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It's a narrow path, littered with obstacles, and it's going to require a mighty effort to reach their ideal destination, but it's a path nonetheless, with New Zealand heading into the final day of the first test at 62-2, leading England by 165 runs.
It's also a path that could have been much easier to navigate had they not wasted one key moment.
With Rory Burns on 77 and England fighting their way back after a collapse early on day four, the English opener danced down the pitch to a Mitchell Santner delivery, missed the ball, but turned around to huge relief, watching as BJ Watling butchered the straightforward stumping.
Fifty-five runs later, and Burns walked off to applause at Lord's, having anchored a 63-run eighth-wicket stand with Ollie Robinson (42) and most annoyingly for the visitors, a 52-run partnership for the last wicket with James Anderson (eight not out), dragging his team to 275 all out.
Perhaps asking for a flawless day in the field is too much. After all, the Black Caps had produced a magnificent start to day four after day three was washed out, making the quest for victory possible once again after ripping through England's middle order.
Having waited for nearly 40 hours to resume his innings, Joe Root was dismissed on the first ball of the day by a brilliant Kyle Jamieson delivery which nipped away and was nicked to Ross Taylor at first slip. After a quick review initiated by Taylor to ensure his fingers were underneath the low catch, Root was on his way, and his teammates were soon to follow.
In 21 balls, England collapsed from 140-3 to 140-6, all at the hands – or fingers - of Tim Southee. Ollie Pope was trapped lbw for 22, before Dan Lawrence (woeful shot outside off, straight to third slip) and debutant James Bracey (bowled 'em) disappeared for ducks.
All of a sudden, England were in danger of missing the follow-on, and a New Zealand victory came clearly into view – until England were slightly let off the hook.
After playing solidly on day two and the opening stages of day four, Burns turned back into what his advanced statistical profile suggests – one of the luckiest batsmen in test cricket.
His stumping let-off on 77 was followed by a dropped catch by Southee at second slip on 88 – the tenth dropped catch Burns has benefitted from in his short test career.
But, lucky or not, Burns made his way through to his third test century, and then rubbed it in, combining with Anderson for a morale-sapping stand that not only dented New Zealand's lead, but also soaked up crucial time.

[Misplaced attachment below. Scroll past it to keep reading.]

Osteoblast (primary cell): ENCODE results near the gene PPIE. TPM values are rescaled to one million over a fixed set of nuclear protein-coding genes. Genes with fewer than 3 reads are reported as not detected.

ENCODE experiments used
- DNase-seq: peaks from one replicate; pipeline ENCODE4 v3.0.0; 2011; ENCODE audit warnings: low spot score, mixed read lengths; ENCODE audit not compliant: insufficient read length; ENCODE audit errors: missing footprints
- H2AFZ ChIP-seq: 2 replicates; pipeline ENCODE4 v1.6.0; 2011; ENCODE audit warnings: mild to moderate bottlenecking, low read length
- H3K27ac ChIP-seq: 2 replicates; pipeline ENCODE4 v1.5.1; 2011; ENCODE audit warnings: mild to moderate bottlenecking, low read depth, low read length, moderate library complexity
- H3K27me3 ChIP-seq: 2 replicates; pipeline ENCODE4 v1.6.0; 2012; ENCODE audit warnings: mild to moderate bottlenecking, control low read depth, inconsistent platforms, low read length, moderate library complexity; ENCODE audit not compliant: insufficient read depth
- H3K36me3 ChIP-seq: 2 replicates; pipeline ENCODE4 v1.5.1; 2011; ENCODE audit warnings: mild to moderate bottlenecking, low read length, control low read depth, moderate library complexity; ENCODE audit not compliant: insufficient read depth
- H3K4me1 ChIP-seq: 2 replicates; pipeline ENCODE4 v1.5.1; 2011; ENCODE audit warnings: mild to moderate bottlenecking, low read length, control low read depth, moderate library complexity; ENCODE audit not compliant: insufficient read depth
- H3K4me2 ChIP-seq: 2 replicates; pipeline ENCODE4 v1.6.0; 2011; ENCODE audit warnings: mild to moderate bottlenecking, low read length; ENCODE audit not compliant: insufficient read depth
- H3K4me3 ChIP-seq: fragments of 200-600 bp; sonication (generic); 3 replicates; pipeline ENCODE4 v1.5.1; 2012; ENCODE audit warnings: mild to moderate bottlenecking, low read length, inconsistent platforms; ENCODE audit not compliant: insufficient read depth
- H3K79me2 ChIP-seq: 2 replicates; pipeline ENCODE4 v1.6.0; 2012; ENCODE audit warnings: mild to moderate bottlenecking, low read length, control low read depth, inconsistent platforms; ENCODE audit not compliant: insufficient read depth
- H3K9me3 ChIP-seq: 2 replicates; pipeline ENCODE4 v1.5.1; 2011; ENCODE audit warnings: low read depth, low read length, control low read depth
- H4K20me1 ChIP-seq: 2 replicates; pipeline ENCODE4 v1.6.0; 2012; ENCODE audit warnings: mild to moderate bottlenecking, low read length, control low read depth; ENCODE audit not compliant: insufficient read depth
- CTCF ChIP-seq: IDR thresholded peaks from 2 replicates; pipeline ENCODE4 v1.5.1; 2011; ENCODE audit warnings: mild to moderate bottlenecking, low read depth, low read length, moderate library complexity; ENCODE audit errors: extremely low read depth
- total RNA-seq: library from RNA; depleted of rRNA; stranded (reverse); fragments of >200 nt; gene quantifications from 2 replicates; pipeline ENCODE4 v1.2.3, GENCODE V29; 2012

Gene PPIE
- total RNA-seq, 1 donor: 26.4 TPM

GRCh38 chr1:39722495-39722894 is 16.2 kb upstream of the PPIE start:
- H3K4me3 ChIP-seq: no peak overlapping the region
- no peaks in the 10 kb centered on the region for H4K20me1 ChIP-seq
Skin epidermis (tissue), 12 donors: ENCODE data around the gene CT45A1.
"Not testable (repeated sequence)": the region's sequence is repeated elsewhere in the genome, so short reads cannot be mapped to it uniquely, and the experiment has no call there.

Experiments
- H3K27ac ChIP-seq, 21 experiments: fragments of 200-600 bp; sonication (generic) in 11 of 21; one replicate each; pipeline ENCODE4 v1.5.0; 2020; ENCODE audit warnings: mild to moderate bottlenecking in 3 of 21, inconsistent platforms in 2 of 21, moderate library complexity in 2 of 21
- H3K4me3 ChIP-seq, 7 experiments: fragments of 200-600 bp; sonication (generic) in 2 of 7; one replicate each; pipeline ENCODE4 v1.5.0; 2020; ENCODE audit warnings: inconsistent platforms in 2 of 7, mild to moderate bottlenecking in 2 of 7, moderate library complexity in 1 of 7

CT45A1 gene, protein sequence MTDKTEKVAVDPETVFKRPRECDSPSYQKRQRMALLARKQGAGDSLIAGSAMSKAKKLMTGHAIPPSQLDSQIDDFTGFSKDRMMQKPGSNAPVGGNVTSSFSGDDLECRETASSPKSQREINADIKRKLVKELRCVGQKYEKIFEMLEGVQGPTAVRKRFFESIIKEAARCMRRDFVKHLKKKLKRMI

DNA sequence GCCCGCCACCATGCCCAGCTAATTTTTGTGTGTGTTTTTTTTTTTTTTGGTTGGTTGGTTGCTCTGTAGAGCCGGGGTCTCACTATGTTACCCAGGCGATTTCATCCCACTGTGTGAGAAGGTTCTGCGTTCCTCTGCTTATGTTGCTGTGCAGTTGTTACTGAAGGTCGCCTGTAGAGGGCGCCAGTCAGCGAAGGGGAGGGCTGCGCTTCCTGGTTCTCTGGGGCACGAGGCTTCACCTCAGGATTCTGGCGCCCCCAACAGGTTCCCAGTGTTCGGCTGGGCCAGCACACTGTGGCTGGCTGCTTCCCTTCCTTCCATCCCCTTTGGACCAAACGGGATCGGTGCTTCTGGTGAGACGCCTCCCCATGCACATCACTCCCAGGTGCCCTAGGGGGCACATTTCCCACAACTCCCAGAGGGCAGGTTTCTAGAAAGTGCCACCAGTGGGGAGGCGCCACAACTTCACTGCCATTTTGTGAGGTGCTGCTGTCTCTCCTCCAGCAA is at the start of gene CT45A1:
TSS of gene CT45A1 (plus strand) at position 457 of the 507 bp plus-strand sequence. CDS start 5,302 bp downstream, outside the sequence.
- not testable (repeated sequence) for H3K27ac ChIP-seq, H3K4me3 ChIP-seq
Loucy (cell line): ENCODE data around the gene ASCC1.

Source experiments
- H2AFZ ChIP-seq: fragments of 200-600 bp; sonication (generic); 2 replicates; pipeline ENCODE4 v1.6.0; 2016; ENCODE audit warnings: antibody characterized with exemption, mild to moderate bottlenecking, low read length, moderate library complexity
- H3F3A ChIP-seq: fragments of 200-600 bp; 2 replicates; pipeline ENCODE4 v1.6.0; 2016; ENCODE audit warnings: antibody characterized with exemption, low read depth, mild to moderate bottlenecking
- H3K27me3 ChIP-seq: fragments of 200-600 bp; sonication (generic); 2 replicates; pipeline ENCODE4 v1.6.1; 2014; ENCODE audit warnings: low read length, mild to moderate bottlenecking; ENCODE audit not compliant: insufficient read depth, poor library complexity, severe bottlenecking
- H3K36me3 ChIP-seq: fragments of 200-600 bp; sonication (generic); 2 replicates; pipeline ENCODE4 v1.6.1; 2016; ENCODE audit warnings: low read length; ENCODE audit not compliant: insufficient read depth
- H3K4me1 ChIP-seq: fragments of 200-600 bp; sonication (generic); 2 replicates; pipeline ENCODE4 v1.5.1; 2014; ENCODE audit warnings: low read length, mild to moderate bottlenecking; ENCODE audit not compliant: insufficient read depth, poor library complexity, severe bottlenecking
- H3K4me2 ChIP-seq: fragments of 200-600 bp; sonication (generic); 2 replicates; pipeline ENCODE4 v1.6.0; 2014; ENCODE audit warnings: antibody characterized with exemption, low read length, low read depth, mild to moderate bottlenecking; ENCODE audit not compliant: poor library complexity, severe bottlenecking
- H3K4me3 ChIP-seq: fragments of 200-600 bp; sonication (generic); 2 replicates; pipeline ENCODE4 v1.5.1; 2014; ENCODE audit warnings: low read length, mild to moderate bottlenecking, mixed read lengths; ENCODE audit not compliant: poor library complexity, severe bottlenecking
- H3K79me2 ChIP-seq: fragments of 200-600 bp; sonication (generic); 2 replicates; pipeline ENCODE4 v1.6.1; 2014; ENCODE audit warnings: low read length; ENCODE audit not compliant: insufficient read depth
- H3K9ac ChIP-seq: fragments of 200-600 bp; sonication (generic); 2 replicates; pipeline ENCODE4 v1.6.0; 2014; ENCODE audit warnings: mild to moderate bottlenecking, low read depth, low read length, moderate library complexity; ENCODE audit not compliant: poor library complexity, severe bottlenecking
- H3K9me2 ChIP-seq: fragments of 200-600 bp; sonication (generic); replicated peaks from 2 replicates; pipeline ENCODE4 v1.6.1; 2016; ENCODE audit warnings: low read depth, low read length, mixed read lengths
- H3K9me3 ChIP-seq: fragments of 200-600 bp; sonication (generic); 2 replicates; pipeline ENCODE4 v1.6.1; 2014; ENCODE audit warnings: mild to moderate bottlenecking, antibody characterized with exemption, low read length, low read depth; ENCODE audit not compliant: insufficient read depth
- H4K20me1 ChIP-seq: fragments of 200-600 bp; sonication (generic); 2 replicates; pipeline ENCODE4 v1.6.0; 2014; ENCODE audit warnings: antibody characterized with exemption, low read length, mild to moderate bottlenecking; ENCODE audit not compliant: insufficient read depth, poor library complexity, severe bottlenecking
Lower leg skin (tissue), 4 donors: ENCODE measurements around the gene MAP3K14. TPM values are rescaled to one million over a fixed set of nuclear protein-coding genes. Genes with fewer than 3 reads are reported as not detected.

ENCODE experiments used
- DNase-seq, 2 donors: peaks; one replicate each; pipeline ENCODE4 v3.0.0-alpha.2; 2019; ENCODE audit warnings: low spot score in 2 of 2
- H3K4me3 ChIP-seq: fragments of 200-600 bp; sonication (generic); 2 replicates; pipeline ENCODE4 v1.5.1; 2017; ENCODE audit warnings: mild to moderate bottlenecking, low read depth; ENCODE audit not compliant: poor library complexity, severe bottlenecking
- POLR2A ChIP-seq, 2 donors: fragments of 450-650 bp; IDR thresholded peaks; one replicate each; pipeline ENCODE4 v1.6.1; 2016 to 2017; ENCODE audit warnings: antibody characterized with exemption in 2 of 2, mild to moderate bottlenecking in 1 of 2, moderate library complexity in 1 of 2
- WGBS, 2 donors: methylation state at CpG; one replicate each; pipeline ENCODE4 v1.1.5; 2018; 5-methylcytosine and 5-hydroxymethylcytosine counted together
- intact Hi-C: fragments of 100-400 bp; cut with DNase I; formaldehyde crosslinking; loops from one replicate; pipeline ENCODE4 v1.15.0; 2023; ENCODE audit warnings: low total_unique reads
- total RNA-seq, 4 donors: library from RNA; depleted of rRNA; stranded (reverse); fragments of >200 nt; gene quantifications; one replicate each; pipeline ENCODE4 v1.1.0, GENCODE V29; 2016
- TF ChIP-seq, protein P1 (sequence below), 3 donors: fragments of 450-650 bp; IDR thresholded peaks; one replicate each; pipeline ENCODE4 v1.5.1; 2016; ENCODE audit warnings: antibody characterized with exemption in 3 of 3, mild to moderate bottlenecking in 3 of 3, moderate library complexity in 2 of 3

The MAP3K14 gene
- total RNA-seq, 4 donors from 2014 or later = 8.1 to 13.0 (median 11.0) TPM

Southee eventually dismissed Burns – who has remarkably been on the field for every ball of this test - for 132 to end with a fantastic 6-43, a performance that gave New Zealand a lead of 103, and hope of victory.
That lead extended to 165 by stumps, with Devon Conway and Tom Latham also benefitting from some luck by barely surviving a ferocious opening spell from Anderson and Stuart Broad, before Conway chopped on to Robinson for 23.
Kane Williamson survived a narrow review for lbw before being given out lbw the following ball to Robinson for one, and Neil Wagner joined Latham as nightwatchman to see the visitors through to stumps, navigating a pitch becoming more bowler-friendly by the hour.
While it's worth acknowledging the slim scenario where the Black Caps collapse and England attempt to slog for a late victory, you'd imagine New Zealand's plan is to increase their scoring rate before lunch on day five and give themselves two sessions – maybe slightly less – to have a crack at England.
The life and uneven bounce in the pitch will excite the seamers, while Santner also showed signs of fourth-innings promise by beating the bat several times in his 10 overs.
However, their likely stumbling block is the time remaining to take ten wickets, while early forecasts indicate an increasing possibility of rain as well.
Also, surely England will produce more than two runs combined from Dom Sibley, Zak Crawley, Lawrence and Bracey.
Still, many a team have looked set for a draw against the Black Caps in recent years, only to crash to defeat, so the usual qualifier with this history-making New Zealand team comes into play: Unlikelier wins have taken place.
A test victory at Lord's would be just their second in 18 attempts, so a day five triumph would undoubtedly be a special feat.
Apt, then, that winning this test is going to require a special effort.